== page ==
Waiting for PostgreSQL 15 – Add UNIQUE null treatment option

On 3rd of February 2022, Peter Eisentraut committed patch:

Add UNIQUE null treatment option 
 
The SQL standard has been ambiguous about whether null values in
unique constraints should be considered equal or not.  Different
implementations have different behaviors.  In the SQL:202x draft, this
has been formalized by making this implementation-defined and adding
an option on unique constraint definitions UNIQUE [ NULLS [NOT]
DISTINCT ] to choose a behavior explicitly.
 
This patch adds this option to PostgreSQL.  The default behavior
remains UNIQUE NULLS DISTINCT.  Making this happen in the btree code
is pretty easy; most of the patch is just to carry the flag around to
all the places that need it.
 
The CREATE UNIQUE INDEX syntax extension is not from the standard,
it's my own invention.
 
I named all the internal flags, catalog columns, etc. in the negative
("nulls not distinct") so that the default PostgreSQL behavior is the
default if the flag is false.
 
Reviewed-by: Maxim Orlov <orlovmg@gmail.com>
Reviewed-by: Pavel Borisov <pashkin.elfe@gmail.com>
Discussion: https://www.postgresql.org/message-id/flat/84e5ee1b-387e-9a54-c326-9082674bde78@enterprisedb.com

This is interesting. Not a problem I encountered myself, but I've seen people on IRC or Slack complain about a version of it.

So, let's see the issue.

Consider this table:

=$ create table test (
    id serial primary key,
    codename text,
    unique (codename)
);

If I'll try to insert the same codename twice it will fail:

=$ insert into test (codename) values ('depesz');
INSERT 0 1
 
=$ insert into test (codename) values ('depesz');
ERROR:  duplicate key value violates unique constraint "test_codename_key"
DETAIL:  Key (codename)=(depesz) already exists.

This is perfectly as expected. What some people find problematic is that we can insert many rows with codename being NULL:

=$ insert into test (codename) values (NULL) returning *;
 id | codename 
----+----------
  3 | 
(1 row)
INSERT 0 1
 
=$ insert into test (codename) values (NULL) returning *;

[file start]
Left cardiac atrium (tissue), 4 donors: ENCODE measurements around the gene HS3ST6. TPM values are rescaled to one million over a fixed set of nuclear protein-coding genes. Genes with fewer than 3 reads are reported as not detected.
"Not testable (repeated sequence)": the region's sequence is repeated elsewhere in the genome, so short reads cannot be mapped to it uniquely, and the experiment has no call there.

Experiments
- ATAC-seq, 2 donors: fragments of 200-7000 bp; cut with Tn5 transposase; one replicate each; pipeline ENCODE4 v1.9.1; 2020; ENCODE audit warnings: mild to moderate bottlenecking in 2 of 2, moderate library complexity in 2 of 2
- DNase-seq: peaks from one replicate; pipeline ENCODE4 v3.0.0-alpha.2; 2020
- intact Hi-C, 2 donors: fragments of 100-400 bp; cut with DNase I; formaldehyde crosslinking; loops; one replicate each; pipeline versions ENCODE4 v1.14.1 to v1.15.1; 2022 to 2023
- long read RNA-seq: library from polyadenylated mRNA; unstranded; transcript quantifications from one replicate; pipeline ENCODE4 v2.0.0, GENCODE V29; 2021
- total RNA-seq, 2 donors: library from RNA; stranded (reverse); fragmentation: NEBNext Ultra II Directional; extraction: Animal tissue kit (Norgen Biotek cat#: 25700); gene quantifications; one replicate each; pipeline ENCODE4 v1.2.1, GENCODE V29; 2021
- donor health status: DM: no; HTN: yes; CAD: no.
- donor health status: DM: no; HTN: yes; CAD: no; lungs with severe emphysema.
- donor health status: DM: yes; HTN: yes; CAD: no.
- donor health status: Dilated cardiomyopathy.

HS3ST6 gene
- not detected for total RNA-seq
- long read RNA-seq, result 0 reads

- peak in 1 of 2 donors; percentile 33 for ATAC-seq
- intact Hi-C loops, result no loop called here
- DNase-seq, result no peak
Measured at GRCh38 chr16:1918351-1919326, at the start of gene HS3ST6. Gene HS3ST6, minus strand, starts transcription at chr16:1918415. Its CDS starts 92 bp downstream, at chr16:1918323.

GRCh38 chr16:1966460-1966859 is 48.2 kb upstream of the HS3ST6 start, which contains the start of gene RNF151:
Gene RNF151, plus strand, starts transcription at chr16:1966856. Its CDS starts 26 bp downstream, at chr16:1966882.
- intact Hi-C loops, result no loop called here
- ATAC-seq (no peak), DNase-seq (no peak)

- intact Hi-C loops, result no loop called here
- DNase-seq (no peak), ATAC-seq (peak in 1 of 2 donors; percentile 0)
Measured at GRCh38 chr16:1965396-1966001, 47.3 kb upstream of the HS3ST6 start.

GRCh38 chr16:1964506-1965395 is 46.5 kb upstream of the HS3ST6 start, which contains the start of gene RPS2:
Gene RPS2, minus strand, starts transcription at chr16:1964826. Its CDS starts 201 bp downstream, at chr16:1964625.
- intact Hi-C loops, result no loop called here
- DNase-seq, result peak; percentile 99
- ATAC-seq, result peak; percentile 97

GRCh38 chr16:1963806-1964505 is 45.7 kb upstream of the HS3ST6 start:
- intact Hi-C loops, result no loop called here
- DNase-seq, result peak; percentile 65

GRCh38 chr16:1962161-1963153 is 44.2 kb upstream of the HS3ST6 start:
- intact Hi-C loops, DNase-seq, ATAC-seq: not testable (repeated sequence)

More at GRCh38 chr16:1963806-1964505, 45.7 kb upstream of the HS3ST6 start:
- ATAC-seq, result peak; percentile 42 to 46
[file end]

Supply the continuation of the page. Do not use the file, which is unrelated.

id | codename 
----+----------
  4 | 
(1 row)
INSERT 0 1
 
=$ insert into test (codename) values (NULL) returning *;
 id | codename 
----+----------
  5 | 
(1 row)
INSERT 0 1

The rationale is simple – we can't realistically compare NULLs. One NULL value is not equal to another NULL value. It's also not “inequal". The comparison with NULL value returns NULL result – basically meaning “no idea".

Now, with this new change, we can, though, make it so that we can have at most one NULL value:

=$ create table test2 (
    id serial primary key,
    codename text,
    unique NULLS NOT DISTINCT (codename)
);

With this, if I'd try to insert more than one NULL codename:

=$ insert into test2 (codename) values (NULL) returning *;
 id | codename 
----+----------
  1 | 
(1 row)
INSERT 0 1
 
=$ insert into test2 (codename) values (NULL) returning *;
ERROR:  duplicate key value violates unique constraint "test2_codename_key"
DETAIL:  Key (codename)=(null) already exists.

Currently, if you'd just say “UNIQUE" then original behavior is default, but you can always force it using:

UNIQUE NULLS DISTINCT (codename)

When tables are created you can see the difference in \doutput:

=$ \d test
                             Table "public.test"
  Column  |  Type   | Collation | Nullable |             Default              
----------+---------+-----------+----------+----------------------------------
 id       | integer |           | not null | nextval('test_id_seq'::regclass)
 codename | text    |           |          | 
Indexes:
    "test_pkey" PRIMARY KEY, btree (id)
    "test_codename_key" UNIQUE CONSTRAINT, btree (codename)
 
=$ \d test2
                             Table "public.test2"
  Column  |  Type   | Collation | Nullable |              Default              
----------+---------+-----------+----------+-----------------------------------
 id       | integer |           | not null | nextval('test2_id_seq'::regclass)
 codename | text    |           |          | 
Indexes:
    "test2_pkey" PRIMARY KEY, btree (id)
    "test2_codename_key" UNIQUE CONSTRAINT, btree (codename) NULLS NOT DISTINCT

Same way you can add NULLS DISTINCT or NULLS NOT DISTINCT to create unique index:

=$ create unique index t1 on test2 (codename) nulls distinct;
 
=$ create unique index t2 on test2 (codename) nulls not distinct;

That is interesting addition. Thanks to all involved.

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